The current premium on open space as a result of Covid-19 isn’t reflected in this paper. Covid has helped society understand and appreciate the value of open spaces, providing places for well-being activities. Whilst we might question to the implementation of schemes such as Streets for People, the sentiment encouraging greater civic use of streets is a fair one and reflects a changing attitude to civic space and civic amenity. Commodifying open space is counter to this and the Plan should reflect this.
Various consultation surveys show that the most valued attributes of parks and gardens are their tranquil and green nature (West Princes Street Gardens, for example). These qualities can be shared and experienced by all visitors, whether residents, workers or tourists. The default position for the PSMP must be the retention of these qualities. Commercial events with an element of exclusive ticketing or branding should be avoided or kept to a minimum. The Summer Session concerts illustrated the conflict between open space as a performance arena and open space as a civic amenity, especially for commercial ventures that require a high degree of exclusivity. Hoardings, crowd-control gates and threats of street closures to management public safety are all illustrations of the unsuitability of such activities in public parks.
A paper considered by the Policy and Sustainability Committee on 10 January 2021on filming noted that this activity generated less than £250,000 for the city although it highlighted the brand and marketing value. The benefit of allowing public spaces to be used for private ventures should be required to demonstrate a direct benefit to the City. At the moment, there is little in the way of meaningful consultation with residents and civic groups on the impacts of street closures, etc, only noting that local businesses impact may be able to negotiate compensation from filming companies.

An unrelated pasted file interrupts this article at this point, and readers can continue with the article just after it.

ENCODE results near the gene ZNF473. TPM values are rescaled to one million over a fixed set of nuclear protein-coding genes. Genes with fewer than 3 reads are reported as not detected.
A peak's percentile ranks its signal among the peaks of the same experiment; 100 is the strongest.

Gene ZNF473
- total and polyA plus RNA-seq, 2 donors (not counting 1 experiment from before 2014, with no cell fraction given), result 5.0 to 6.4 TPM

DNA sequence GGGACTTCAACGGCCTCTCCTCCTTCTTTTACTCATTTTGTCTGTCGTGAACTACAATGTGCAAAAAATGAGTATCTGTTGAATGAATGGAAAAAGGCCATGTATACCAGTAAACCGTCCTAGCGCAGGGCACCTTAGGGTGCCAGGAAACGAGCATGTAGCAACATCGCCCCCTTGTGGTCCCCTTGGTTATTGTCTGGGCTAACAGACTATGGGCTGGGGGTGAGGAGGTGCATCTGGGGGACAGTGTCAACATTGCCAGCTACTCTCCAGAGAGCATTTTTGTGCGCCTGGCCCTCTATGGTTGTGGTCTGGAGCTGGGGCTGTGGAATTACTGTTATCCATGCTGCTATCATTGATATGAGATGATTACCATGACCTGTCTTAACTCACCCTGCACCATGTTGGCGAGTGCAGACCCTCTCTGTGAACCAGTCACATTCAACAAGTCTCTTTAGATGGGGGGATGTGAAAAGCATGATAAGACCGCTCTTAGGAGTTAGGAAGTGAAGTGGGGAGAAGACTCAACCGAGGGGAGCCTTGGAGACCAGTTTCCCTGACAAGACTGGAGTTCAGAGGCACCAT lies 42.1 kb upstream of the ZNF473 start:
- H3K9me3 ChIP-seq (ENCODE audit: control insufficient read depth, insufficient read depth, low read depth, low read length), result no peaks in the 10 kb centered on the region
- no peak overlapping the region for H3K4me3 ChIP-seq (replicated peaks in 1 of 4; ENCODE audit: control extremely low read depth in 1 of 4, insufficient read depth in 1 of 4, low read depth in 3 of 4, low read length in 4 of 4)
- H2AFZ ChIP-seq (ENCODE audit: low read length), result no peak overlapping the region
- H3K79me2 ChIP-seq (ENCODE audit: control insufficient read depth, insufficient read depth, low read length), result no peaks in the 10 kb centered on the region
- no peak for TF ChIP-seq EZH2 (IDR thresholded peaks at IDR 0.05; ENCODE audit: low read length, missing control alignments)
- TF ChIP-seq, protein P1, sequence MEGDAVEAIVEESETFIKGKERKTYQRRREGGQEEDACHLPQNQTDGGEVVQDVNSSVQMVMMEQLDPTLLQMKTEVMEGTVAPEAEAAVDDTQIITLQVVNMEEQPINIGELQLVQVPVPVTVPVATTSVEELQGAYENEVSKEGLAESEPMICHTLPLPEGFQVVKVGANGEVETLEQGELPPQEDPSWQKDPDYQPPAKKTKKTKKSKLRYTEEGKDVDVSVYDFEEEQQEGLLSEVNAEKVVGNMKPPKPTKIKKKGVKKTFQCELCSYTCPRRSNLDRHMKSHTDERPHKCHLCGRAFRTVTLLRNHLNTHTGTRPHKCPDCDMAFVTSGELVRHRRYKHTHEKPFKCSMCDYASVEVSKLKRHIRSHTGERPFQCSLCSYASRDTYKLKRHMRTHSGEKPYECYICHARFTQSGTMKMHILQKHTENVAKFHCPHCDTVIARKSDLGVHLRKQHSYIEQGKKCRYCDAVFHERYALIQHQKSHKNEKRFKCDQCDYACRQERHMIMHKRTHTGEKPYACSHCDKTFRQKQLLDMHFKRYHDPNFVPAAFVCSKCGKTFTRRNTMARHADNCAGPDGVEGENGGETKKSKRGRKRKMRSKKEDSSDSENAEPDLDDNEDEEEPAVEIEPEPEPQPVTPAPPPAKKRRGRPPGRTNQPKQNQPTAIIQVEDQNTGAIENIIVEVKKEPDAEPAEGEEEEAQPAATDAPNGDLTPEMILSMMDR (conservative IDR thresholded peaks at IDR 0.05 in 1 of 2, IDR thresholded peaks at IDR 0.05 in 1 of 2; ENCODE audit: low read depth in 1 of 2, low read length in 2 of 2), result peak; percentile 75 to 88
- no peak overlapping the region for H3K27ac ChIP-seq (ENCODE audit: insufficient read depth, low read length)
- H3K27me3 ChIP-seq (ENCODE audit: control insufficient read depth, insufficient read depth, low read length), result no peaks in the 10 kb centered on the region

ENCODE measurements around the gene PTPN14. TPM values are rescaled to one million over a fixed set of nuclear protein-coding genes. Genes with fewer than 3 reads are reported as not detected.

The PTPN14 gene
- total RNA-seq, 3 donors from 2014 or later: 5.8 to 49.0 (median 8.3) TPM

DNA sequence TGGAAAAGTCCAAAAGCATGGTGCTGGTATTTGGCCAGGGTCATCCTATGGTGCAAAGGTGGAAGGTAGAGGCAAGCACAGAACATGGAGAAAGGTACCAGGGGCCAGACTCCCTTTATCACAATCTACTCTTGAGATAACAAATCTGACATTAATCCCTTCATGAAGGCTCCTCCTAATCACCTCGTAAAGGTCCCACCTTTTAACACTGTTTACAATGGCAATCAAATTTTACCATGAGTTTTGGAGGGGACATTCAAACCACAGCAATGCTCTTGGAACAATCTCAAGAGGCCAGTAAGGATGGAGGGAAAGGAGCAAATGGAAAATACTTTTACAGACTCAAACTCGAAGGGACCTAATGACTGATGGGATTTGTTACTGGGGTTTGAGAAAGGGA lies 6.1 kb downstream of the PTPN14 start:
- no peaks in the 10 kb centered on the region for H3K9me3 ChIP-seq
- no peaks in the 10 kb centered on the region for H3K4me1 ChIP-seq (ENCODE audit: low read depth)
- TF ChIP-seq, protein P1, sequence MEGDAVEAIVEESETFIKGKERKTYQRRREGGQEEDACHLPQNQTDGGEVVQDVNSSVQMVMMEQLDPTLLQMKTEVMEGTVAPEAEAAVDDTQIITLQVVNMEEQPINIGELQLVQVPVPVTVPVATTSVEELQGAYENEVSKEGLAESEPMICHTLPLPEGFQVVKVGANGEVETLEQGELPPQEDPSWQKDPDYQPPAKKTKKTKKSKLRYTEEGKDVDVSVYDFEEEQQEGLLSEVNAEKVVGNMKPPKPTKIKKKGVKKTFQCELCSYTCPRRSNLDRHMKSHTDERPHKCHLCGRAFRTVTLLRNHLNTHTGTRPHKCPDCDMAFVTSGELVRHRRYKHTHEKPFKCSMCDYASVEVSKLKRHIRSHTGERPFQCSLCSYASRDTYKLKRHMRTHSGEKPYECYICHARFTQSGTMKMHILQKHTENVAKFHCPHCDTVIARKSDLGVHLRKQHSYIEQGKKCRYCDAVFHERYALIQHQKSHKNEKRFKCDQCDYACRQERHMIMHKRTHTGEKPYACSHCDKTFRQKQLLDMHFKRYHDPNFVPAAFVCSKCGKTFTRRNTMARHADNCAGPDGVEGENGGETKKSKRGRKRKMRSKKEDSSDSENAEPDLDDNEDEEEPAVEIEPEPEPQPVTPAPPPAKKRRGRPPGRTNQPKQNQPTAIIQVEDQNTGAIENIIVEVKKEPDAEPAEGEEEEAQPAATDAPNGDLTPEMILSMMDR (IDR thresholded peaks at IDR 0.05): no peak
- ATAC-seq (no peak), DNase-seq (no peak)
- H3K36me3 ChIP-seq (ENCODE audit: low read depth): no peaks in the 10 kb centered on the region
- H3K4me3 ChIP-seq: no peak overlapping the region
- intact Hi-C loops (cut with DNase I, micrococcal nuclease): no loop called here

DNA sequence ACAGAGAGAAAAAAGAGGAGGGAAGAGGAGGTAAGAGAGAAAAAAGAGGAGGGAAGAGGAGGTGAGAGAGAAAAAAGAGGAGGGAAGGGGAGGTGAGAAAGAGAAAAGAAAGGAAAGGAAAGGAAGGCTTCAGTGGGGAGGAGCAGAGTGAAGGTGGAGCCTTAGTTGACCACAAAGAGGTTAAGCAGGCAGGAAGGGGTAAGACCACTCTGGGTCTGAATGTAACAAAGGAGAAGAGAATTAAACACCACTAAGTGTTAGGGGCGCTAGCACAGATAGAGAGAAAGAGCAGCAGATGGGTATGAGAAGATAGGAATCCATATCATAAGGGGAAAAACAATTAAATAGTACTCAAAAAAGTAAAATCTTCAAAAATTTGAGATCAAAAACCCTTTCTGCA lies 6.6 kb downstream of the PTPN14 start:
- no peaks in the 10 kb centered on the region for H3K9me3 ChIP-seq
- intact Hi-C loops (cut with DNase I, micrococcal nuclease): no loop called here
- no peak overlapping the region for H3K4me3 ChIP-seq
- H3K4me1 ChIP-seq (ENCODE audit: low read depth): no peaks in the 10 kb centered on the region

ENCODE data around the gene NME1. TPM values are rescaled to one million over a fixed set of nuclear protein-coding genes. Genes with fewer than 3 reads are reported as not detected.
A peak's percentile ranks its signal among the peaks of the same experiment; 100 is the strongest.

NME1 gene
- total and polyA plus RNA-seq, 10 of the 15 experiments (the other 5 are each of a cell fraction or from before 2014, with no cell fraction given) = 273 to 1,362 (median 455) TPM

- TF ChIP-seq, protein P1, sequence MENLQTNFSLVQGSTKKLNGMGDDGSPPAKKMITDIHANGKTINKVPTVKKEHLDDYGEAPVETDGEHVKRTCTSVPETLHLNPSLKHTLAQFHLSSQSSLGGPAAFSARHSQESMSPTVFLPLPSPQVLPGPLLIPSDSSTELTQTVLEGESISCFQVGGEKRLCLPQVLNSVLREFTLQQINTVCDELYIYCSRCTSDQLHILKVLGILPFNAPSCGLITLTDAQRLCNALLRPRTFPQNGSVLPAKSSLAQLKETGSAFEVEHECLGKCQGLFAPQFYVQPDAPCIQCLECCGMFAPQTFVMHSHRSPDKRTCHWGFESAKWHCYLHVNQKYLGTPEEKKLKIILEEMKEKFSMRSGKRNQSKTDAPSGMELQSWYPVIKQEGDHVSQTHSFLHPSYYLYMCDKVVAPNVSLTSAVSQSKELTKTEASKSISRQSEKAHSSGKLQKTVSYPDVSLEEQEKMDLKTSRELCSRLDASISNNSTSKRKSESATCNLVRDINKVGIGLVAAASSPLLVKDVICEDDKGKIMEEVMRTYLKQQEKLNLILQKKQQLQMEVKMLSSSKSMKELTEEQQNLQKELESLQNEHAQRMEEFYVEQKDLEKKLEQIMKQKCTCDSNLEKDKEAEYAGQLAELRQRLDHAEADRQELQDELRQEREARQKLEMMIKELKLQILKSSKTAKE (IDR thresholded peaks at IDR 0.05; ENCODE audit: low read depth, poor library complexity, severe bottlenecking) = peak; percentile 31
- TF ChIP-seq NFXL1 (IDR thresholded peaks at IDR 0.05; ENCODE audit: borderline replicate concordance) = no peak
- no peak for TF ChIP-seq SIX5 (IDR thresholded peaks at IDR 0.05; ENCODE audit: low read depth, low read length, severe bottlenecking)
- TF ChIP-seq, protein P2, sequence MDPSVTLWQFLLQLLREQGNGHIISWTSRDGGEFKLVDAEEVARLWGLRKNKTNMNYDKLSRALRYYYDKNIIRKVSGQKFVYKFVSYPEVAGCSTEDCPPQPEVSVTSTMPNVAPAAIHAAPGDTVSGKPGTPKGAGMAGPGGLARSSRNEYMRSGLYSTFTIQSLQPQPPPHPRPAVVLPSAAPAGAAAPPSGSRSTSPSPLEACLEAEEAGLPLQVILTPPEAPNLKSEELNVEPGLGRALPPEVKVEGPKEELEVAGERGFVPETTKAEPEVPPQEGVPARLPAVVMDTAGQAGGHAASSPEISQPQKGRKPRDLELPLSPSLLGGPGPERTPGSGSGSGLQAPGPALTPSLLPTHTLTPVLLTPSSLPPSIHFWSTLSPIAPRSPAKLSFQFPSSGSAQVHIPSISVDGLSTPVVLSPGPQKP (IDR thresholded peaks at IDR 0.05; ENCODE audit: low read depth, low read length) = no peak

This suggests an Activity for Activity’s sake ideology behind the initiative. A more strategic approach considering the carry capacity of places to absorb events and activities is needed, where civic and amenity requirements are equal to tourist and cultural economic activities.
Need for overarching Strategy
In agreeing with the need for effective operational management of events, there is a need for a more strategic management plan for the wider use of streets and other public spaces and going well-beyond event management. The impact on public spaces due to construction and development activities can bring significant issues including pedestrian disruption, noise, etc.
It is the nature of many spaces that they are unable to take significant pressures of major events. The damage to East Princes Street Gardens caused by successive Winter Festivals/Christmas Markets highlights all too well the issue. In 2019, for the 6 weeks operation of the enhanced market with its large space deck, the gardens were closed for a total of 6 months (including set-up, take down and landscape repair/recovery time). Thus, a civic asset was unavailable for public use as a result of a commercial venture for a significant period of time. This cannot be acceptable.
A Public Spaces Management Strategy should also include other issues affecting public space, such as street closures facilitating construction work, etc. These need not be managed through any central department but the criteria for use of civic assets should be set out in a coherent manner. This should also include spaces not under the control of the City Council but also those under institutional or private management.
Pseudo-public spaces – large squares, parks and thoroughfares that appear to be public but are owned and controlled by developers or private interests are a feature of Edinburgh. The criteria used for assessing suitability for events or other activities should be applied these spaces as well. Although they are seemingly accessible to members of the public and have the look and feel of public land, these sites – also known as privately owned public spaces or “Pops” – are not subject to ordinary local authority bylaws but rather governed by restrictions drawn up the landowner and usually enforced by private security companies. For example, Bristo Square and George Square are owned by the University and host large scale events but would not be covered by the PSMP despite the potential impacts and the perceived civic nature of the space.